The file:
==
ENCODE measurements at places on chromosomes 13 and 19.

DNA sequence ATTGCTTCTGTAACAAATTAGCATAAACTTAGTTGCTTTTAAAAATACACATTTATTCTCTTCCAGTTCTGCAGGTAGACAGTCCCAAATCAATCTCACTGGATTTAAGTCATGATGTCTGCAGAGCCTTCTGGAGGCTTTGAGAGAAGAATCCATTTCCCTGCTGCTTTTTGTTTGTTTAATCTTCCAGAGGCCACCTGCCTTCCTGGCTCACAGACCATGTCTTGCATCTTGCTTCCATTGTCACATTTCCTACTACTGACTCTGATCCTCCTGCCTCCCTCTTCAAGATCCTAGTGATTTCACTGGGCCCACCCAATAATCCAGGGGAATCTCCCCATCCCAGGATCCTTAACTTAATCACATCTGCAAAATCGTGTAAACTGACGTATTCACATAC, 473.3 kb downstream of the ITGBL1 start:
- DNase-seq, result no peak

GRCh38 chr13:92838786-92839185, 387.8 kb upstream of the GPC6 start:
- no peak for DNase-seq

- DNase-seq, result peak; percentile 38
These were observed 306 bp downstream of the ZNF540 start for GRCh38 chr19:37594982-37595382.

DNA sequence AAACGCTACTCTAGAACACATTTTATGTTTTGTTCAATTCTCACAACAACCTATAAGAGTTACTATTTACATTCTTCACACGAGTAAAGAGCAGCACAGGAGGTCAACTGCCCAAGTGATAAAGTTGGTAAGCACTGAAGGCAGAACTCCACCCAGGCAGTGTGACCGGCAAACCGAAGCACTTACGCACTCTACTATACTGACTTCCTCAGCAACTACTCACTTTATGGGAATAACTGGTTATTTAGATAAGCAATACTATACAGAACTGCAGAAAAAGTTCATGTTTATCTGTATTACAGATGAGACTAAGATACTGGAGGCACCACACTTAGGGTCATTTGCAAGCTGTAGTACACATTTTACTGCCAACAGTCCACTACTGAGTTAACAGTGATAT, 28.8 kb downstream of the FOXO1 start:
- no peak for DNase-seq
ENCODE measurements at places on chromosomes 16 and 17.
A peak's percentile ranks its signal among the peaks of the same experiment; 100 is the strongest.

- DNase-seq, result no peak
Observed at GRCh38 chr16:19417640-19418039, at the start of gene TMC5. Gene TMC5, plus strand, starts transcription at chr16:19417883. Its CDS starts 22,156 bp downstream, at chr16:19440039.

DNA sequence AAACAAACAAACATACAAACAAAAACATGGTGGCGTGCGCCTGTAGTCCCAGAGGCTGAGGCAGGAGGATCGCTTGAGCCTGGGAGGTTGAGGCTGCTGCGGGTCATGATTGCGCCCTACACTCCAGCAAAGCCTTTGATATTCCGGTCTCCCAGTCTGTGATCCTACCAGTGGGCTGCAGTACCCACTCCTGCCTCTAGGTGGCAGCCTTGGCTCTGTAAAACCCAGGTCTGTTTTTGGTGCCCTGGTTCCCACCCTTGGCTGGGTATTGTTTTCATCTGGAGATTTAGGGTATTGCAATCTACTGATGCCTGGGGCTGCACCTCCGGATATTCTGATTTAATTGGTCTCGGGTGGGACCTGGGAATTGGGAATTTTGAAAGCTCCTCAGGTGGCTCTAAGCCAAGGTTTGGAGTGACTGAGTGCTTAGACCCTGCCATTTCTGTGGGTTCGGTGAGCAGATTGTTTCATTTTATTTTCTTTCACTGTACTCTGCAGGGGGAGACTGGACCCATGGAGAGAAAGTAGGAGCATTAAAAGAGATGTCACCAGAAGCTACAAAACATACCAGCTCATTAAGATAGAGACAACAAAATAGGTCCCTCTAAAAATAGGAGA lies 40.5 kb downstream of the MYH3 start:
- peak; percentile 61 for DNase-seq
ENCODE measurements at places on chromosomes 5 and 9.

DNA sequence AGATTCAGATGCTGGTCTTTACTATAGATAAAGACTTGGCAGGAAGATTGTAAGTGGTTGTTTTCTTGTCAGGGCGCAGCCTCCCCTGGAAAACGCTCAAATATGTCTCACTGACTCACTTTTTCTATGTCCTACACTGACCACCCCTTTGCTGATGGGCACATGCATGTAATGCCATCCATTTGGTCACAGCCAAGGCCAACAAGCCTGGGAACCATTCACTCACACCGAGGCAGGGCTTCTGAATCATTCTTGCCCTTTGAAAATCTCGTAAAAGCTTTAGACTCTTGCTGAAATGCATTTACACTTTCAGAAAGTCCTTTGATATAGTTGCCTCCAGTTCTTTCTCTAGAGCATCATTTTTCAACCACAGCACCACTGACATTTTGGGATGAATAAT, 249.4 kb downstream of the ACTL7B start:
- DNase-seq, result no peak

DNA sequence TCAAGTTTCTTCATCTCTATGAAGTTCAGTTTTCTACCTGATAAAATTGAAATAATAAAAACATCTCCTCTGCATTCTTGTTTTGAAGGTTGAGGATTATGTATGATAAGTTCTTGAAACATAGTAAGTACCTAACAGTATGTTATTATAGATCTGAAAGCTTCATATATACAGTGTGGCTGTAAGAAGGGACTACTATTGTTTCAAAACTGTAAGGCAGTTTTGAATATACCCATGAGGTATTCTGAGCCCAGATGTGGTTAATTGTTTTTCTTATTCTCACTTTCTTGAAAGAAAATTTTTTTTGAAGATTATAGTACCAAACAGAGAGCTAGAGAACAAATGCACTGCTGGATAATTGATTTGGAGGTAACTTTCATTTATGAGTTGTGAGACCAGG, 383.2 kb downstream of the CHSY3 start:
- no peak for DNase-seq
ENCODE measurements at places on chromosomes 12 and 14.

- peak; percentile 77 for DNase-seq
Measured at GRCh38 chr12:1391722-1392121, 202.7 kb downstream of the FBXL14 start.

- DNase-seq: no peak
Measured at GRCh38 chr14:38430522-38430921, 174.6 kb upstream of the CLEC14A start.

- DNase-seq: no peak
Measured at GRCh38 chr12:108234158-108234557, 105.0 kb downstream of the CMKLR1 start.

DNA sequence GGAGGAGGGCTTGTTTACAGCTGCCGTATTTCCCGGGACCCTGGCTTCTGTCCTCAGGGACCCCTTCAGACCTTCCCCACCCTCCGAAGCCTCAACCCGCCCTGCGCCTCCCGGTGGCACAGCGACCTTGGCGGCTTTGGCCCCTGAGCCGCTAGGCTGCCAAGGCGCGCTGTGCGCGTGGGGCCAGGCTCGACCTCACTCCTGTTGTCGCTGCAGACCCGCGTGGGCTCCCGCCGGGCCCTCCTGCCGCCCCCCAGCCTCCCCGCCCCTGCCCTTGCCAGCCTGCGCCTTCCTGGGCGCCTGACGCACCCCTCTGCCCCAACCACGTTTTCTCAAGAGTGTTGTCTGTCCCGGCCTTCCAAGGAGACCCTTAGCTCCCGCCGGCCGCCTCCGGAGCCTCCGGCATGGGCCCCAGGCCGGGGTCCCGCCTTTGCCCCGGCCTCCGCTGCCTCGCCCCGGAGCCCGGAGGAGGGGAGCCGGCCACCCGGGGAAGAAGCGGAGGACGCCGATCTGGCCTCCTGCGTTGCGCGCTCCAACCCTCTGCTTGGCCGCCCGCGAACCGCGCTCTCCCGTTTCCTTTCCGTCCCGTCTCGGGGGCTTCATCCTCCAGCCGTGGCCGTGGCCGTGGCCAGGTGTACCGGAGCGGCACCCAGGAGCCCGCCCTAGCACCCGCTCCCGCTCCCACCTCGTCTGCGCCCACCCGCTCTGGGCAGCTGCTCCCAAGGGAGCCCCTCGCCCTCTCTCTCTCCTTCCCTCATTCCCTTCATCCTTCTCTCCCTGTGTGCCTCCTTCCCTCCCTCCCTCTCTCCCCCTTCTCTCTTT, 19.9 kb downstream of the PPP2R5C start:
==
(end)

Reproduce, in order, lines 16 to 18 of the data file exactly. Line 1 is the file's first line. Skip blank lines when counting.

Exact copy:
ENCODE measurements at places on chromosomes 5 and 9.

DNA sequence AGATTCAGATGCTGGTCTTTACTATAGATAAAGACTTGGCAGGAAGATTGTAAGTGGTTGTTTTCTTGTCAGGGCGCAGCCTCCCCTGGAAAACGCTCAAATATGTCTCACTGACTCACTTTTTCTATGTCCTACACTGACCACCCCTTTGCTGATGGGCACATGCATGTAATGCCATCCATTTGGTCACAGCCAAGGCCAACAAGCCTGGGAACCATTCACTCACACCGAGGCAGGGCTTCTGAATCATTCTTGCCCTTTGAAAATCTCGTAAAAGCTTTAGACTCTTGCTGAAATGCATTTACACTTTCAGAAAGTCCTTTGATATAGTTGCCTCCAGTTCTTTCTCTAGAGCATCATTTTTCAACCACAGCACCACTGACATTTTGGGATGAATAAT, 249.4 kb downstream of the ACTL7B start:
- DNase-seq, result no peak